; Cournot Duopoly Cournot Duopoly and Bertrand Duopoly Guilherme Carmona Winter 2007
Documents
Resources
Learning Center
Upload
Plans & pricing Sign in
Sign Out
Your Federal Quarterly Tax Payments are due April 15th Get Help Now >>

Cournot Duopoly Cournot Duopoly and Bertrand Duopoly Guilherme Carmona Winter 2007

VIEWS: 78 PAGES: 16

  • pg 1
									   Cournot Duopoly
(and Bertrand Duopoly)
     Guilherme Carmona
        Winter 2007
               History
• Antoine Augustin Cournot
  – 1838: Recherches sur les principes
    mathématiques de la théorie des richesses
  – First formal model of competition between
    few firms
  – Assumption: firms choose quantity
  – “Cournot equilibrium” is NE of his game!
       A bit more history
• Bertrand (1883) criticized model:
  –   “Firms set prices!”
  –   Controversy not yet finished
  –   Both models used in practice!
  –   Cournot model used more because
      “better behaved”
       Cournot Duopoly
• Two firms, 1 and 2, produce quantities q1
  and q2 of a homogenous good
• Production is simultaneous, and price is
  determined later when both firms throw
  their production on the market
• Cost functions C1 and C2
• Demand function Q = D(p)
  Inverse demand function p = P(Q) = D-1(Q)
              As a game
•   Description in normal form
•   Players: N = {1,2}
•   Strategies: qi  Si = [0,K] , K > 0
•   Payoffs: πi(qi,qj) = P(qi+qj)qi – Ci(qi)
•   Dutta: πi(qi,qj) = (a – b(qi+qj) – c)qi
    – Linear demand and cost
     Best Responses or
     Reaction Functions
• Observation:
    πi(qi*,qj*) ≥ πi(qi,qj*) qi  Si
  if and only if
       qi*  argmaxqi πi(qi,qj*)
• Define best response by
    ri(qj) = argmaxqi πi(qi,qj) qj  Sj
  (assuming a unique maximizer to
          simplify things)
               BR(2)
• Assume that π is twice continuously
  differentiable
• Necessary first-order condition:
  ∂πi(ri(qj),qj)/∂qi = 0 qj  Sj
• Second-order condition:
   ∂2πi(ri(qj),qj)/∂qi2 < 0 qj  Sj
• Best response in linear model:
  ri(qj) = (a –c)/2b – qj/2
       General method
Nash equilibrium:     q1* = r1(q2*)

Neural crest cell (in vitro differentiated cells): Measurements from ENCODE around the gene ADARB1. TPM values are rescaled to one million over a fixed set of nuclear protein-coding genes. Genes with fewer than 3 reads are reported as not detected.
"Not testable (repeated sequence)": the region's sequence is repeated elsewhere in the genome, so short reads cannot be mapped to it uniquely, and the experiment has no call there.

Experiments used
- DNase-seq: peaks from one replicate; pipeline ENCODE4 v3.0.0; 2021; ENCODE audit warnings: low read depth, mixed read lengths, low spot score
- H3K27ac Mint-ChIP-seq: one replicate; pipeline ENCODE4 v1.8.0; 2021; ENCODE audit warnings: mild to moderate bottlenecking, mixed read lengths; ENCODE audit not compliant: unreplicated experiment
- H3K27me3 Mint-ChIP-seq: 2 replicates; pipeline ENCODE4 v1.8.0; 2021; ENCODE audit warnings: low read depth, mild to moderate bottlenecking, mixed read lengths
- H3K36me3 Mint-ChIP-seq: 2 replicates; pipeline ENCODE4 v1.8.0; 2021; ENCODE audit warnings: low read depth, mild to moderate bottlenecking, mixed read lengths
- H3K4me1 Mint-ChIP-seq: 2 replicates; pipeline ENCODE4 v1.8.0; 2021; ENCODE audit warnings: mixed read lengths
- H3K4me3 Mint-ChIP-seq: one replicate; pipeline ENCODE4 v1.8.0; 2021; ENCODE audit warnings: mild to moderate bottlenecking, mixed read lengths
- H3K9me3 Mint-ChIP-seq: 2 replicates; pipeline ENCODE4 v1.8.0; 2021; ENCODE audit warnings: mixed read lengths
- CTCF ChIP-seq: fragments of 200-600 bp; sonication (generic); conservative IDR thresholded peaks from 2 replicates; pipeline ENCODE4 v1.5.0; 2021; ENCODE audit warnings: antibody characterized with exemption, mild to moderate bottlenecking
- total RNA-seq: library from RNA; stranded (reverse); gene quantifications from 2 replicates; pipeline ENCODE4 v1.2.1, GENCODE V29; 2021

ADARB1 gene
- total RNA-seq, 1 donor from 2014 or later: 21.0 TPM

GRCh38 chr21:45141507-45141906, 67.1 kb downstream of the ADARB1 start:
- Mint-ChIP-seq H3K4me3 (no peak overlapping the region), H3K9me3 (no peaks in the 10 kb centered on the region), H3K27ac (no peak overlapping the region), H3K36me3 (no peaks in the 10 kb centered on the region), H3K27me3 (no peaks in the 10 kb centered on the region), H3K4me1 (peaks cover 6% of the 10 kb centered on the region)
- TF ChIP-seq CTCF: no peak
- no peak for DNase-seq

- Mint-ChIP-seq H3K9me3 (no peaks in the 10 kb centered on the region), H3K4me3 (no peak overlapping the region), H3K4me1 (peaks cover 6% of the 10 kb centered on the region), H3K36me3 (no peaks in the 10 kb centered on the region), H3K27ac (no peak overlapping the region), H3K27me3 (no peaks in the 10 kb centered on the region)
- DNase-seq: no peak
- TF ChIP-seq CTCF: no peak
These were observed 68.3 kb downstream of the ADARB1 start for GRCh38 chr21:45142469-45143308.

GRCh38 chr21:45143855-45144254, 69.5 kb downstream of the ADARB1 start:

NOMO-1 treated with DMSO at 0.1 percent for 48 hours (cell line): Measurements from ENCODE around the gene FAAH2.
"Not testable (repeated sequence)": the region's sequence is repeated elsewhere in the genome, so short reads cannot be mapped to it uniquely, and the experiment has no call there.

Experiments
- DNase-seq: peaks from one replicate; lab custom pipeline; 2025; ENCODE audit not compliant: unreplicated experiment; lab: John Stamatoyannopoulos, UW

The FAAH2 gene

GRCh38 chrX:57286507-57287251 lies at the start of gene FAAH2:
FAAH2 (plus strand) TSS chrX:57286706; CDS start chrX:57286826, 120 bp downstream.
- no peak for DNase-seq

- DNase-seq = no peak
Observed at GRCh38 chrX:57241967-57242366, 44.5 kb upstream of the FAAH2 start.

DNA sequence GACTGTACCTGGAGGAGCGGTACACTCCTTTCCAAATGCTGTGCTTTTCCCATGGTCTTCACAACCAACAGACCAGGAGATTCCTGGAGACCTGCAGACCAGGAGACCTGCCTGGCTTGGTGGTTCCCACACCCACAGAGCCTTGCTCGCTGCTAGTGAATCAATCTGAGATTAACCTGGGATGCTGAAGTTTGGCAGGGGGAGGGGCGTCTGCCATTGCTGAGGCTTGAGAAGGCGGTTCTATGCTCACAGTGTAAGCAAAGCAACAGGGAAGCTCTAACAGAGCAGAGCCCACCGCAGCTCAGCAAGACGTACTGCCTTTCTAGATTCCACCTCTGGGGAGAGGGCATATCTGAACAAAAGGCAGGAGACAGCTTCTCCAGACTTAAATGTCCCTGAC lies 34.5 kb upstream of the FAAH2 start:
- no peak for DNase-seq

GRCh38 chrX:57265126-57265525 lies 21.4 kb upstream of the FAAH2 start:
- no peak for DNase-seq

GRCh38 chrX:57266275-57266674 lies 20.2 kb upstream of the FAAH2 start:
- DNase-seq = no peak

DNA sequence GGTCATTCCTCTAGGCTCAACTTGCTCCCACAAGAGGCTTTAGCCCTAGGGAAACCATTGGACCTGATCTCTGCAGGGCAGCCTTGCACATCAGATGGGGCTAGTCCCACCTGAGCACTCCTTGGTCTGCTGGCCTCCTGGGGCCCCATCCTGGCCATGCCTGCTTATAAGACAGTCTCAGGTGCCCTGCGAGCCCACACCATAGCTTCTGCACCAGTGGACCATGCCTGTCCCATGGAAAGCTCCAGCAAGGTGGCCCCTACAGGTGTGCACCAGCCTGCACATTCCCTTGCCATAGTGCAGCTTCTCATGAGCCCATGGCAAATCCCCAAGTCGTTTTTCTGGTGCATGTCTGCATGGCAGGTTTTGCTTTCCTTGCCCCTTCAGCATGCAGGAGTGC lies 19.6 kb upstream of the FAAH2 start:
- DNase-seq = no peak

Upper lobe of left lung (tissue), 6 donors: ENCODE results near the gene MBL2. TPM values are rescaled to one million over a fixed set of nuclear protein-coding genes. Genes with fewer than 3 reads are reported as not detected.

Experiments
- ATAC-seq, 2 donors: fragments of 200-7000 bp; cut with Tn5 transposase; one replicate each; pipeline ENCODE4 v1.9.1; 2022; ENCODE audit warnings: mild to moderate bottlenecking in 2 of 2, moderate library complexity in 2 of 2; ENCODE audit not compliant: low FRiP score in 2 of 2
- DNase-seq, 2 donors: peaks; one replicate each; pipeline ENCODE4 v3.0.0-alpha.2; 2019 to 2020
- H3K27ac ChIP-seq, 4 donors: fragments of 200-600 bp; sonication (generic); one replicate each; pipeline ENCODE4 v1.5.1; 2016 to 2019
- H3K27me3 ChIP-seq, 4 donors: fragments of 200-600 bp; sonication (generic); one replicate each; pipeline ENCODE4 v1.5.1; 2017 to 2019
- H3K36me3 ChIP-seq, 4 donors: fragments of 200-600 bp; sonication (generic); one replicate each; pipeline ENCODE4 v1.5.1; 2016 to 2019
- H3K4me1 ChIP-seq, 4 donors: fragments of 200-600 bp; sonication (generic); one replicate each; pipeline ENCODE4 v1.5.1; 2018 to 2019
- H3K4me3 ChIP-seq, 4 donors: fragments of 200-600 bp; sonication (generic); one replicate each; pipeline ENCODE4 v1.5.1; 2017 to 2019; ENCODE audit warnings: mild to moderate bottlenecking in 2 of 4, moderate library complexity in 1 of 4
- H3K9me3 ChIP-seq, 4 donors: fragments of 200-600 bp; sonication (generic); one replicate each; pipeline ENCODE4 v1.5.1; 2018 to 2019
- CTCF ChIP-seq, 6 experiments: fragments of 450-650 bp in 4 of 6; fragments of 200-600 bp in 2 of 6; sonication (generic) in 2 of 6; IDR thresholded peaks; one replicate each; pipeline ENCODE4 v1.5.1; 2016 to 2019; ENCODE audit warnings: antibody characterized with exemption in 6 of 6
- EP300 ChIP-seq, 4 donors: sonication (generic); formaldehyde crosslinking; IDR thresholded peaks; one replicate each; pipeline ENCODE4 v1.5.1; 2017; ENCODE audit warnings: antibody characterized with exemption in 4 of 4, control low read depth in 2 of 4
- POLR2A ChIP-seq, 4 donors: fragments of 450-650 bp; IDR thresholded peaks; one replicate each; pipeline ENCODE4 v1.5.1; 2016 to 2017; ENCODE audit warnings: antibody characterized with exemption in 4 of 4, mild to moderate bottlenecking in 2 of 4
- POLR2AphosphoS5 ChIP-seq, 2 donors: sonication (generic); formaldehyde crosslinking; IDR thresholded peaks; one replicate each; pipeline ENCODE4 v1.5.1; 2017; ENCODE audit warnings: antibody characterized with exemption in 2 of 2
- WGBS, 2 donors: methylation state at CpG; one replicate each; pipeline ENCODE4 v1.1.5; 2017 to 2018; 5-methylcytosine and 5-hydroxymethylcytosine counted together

q2* = r2(q1*)
  => intersection of best responses
• With q* = (q1*, q2*) and r = (r1, r2),
  this is fixed point q* = r(q*)
  – Allows the use of strong mathematical
    tools
     Nash equilibrium
• Linear model: solve
       q1 = (a-c)/2b – q2/2
       q2 = (a-c)/2b – q1/2
• Or make use of symmetry:
       q = (a-c)/2b – q/2
• In both cases: q = (a-c)/3b
• Between monopoly and “competitive
      outcome”
           More firms
• Assume n symmetric firms
• Let Q = q1 +…+ qn, Q-i = Q - qi
• Profits are
      πi(qi,Q-i) = P(qi+Q-i)qi – C(qi)
• FOC: P’qi + P – C’ = 0
• Symmetric NE: (P-C’)/P = 1/nε
  – Lerner index decreases in n: with more
      firms prices are lower!
       More firms (2)
• Symmetric equilibrium in linear
  model: Q-i = (n-1)qi
  and q = (a-c)/2b – (n-1)q/2
• Equilibrium values:
  q = (a-c)/b(n+1), Q = n(a-c)/b(n+1)
  P = (a+nc)/(n+1), π = (a-c)2/b(n+1)2
• For n -> ∞, approaches “competitive
       outcome”
      Bertrand Duopoly
• Same model as Cournot, but strategies are
  prices pi [0,∞)
• Homogeneous goods: consumers buy at
  firm with lowest price
  – Caution: many models of price competition used
    in practice assume differentiated goods in
    order to avoid discontinuous payoffs (as we will
    see in a moment). Are often also called
    “Bertrand competition”, where “price
        competition with differentiated goods”
        would be more precise.
  Bertrand: Sharing rule
       and profits
• Problem: need to decide what
  happens at equal price: “sharing rule”
  (an additional assumption)
• Standard: each gets half of the
  customers
• Profits, assuming linear cost:
          (pi – c)D(pi) if pi < pj
       π = (pi – c)D(pi)/2 if pi = pj
          0                 if pi > pj
         Bertrand:
      Nash equilibrium
• Problem: profits are discontinuous!
  (and exactly where it counts)
  – No best response exists!
• Can NE exist?
• Yes, because definition has nothing
  to do with BR’s
        Bertrand
   Nash equilibrium (2)
• Show:
  – (c,c) is a NE by checking that nobody
    will deviate
  – No other price pair is NE
• Strategy p = c is weakly dominated!
• Famous “Bertrand paradox”: zero
  profits
  – Limit of discrete case with ever smaller
        “smallest coin”
 Readings and exercises
• Readings: ch. 8, 28
• Exercises:
  – PS 1: 6, 7, 12
  – Dutta 7.6-7.8, 7.12, 7.13, 7.15

								
To top